Imagine your family transplanted to a new country. Neither you nor your children speak the local language; the education system functions entirely differently. Who do you want teaching your child: a teacher who knows how to teach both academic subjects and the new language to non-native speakers or a teacher with little to no training in either?
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FEATURED ARTICLE
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Bill increasing time for English language learners advances
Check & Balance
Schools with students who are learning English would get more support and more time to teach it, under a bill advanced by Colorado lawmakers. The state currently requires and pays for schools to offer two years of instruction to English language learners — or ELL students.

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Stemming the tide of English learner dropouts
Education Week
English language learners are two times more likely to drop out of school than their peers who are either native English speakers or former ELLs who have become fluent in the language — a trend that, if unabated, will have far-reaching negative consequences, says a new report.

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Bilingual children have a better 'working memory' than monolingual children
Science Daily
A study conducted at the University of Granada and the University of York in Toronto, Canada, has revealed that bilingual children develop a better working memory — which holds, processes and updates information over short periods of time — than monolingual children.

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Bilingual education: Why you need to care
The Daily Toreador
There's a quote from author John Green floating around the Internet that never fails to make me laugh. "Let me explain why I like to pay taxes for school even though I don't personally have a kid in school: I don't like living in a country with a bunch of stupid people." According to Wikipedia, Green and his wife do, in fact, have one child together. This causes me to doubt whether John Green actually said this. For the record, a healthy amount of skepticism should be used when reading isolated quotes on the Internet. But whoever did say or write this has a pretty darn good point.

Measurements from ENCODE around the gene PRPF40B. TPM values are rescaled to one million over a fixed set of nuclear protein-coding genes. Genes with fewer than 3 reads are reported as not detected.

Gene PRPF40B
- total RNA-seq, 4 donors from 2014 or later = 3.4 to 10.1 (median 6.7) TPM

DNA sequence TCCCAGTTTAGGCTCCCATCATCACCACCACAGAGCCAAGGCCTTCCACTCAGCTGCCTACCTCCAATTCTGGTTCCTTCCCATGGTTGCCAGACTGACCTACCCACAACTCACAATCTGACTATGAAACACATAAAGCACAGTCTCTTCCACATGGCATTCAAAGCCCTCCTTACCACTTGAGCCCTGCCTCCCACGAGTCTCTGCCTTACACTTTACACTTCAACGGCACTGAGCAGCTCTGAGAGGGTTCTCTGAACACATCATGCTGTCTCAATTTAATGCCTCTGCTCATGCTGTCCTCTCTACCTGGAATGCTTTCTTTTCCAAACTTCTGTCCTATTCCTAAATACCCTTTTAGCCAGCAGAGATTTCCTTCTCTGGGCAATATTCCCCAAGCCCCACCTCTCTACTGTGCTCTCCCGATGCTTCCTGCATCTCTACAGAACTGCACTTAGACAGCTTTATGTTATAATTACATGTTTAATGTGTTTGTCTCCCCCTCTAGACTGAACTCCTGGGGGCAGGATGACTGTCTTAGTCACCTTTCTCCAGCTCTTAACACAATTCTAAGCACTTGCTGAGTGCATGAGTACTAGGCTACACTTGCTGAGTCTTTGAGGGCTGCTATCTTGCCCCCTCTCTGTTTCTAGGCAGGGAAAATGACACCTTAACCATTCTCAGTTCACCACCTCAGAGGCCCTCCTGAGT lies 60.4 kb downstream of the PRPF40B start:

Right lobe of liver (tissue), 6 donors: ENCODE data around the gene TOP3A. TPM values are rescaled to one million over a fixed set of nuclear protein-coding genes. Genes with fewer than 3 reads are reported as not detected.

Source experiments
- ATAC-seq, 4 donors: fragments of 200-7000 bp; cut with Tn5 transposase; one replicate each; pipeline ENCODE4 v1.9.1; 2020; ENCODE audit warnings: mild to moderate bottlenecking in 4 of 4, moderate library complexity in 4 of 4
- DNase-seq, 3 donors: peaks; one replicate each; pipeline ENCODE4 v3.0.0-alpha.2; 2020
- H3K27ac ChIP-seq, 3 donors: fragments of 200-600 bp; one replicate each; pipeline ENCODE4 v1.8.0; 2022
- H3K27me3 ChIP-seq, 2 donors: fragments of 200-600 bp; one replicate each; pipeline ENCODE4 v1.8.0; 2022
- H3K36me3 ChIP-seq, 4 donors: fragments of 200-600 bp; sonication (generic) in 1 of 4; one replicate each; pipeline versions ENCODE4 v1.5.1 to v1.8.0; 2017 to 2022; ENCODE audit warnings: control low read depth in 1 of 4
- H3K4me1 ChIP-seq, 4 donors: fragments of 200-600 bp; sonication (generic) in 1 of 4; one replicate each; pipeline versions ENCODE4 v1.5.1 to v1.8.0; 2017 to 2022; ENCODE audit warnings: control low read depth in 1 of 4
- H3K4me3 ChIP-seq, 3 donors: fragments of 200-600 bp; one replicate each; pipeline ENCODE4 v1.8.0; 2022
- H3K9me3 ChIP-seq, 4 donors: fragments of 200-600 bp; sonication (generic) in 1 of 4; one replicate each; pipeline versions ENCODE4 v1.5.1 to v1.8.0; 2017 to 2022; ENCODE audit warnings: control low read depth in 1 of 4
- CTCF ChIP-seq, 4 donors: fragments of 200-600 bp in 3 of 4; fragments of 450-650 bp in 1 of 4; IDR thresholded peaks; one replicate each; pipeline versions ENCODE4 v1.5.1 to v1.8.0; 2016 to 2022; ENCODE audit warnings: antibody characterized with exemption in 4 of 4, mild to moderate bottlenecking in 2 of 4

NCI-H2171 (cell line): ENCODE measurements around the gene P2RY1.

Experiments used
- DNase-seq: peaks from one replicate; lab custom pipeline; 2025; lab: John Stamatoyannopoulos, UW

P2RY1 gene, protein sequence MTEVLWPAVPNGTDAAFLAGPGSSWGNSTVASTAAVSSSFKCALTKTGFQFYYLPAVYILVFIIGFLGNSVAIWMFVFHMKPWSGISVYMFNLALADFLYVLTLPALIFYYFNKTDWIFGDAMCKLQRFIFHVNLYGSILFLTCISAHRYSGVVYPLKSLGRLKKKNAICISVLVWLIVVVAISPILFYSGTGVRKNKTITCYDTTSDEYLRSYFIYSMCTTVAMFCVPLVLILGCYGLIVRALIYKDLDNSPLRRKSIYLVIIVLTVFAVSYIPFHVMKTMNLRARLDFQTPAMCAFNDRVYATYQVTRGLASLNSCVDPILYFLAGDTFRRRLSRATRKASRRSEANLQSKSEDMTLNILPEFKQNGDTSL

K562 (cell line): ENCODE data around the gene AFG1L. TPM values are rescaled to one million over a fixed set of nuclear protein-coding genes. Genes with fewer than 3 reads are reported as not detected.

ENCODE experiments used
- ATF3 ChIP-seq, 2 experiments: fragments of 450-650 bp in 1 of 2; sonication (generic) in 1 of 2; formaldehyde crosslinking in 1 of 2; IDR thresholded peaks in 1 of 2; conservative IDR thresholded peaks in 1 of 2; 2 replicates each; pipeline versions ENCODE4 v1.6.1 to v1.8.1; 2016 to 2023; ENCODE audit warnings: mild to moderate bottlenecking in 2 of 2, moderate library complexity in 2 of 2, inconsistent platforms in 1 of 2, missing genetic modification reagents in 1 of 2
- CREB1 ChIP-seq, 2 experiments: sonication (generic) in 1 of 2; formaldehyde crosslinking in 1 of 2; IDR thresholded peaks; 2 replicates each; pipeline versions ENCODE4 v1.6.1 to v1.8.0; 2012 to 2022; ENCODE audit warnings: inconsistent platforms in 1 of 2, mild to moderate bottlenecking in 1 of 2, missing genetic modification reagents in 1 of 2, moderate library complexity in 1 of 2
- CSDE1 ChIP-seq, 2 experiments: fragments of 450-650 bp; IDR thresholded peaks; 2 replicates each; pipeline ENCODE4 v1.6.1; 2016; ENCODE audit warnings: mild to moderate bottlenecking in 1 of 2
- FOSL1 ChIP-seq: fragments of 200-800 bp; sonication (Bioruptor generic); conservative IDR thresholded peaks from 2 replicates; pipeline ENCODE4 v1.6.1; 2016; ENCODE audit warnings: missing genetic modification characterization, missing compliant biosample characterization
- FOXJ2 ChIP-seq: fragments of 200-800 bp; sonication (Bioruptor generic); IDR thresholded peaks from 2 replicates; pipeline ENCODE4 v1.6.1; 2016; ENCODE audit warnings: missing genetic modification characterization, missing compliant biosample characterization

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Language used in immigration debates may be as important as the policies
Science Daily
The language activists and politicians use in immigration debates may be as important as the policies they are debating when it comes to long-term effects, according to the author of a new study in the April issue of the American Sociological Review. "When we talk about immigration policy, we are usually focused on the content — who deserves benefits and who does not," said study author Hana E. Brown, an assistant professor of sociology at Wake Forest University.
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TRENDING ARTICLES
Missed last week's issue? See which articles your colleagues read most.

    How bilingual brains think outside the boxe(s) (The Huffington Post)
After federal probe, Hartford, Conn., schools agree to improve services for English language learners (Hartford Courant)
After federal probe, Hartford, Conn., schools agree to improve services for English language learners (Hartford Courant)
English learner achievement mixed in big city school systems (Education Week)
Career tips for teaching ESL (By Archita Datta Majumdar)

Don't be left behind. Click here to see what else you missed.


US Department of Education announces new executive director of White House initiative on educational excellence for African-Americans
U.S. Department of Education
U.S. Education Secretary Arne Duncan has announced the appointment of David J. Johns as executive director of the White House Initiative on Educational Excellence for African Americans. "David's expertise will be critical in helping to address the academic challenges that many African American students face, and I am delighted to have him on our team," Duncan said. "His wealth of knowledge and passion will help the Department move forward in its quest to ensure that all children are college and career ready."
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With GOP advocate, education issues could gain steam in Congress
Education Week
Education issues — which haven't gotten a lot of attention from Congress over the past four years — may have picked up an unlikely but powerful advocate: U.S. Rep. Eric Cantor. As the majority leader in the House of Representatives, the Virginia Republican has a major role in setting the agenda for the chamber. Throughout President Barack Obama's first term, Cantor served as a key counterweight to the administration's agenda on a broad swath of domestic issues, largely aligning himself with more conservative House Republicans on everything from health care to deficit reduction.
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Your story could help us reform immigration
The White House
Our immigration system is broken, and in the weeks ahead, pushing for reform will be one of our top priorities. To accomplish that goal, we'll need your support. We've already heard from people from across the country — like Ramona, whose parents immigrated here in 1920 and helped to build the New York subway system: "My father, like so many other immigrants, helped to build this country and its economy," she said. "We all have come from someplace else if we go back far enough and, as you said Mr. President, 'we've always been better off for it.'"
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With vouchers, states shift aid for schools to families
The New York Times
A growing number of lawmakers across the country are taking steps to redefine public education, shifting the debate from the classroom to the pocketbook. Instead of simply financing a traditional system of neighborhood schools, legislators and some governors are headed toward funneling public money directly to families, who would be free to choose the kind of schooling they believe is best for their children, be it public, charter, private, religious, online or at home.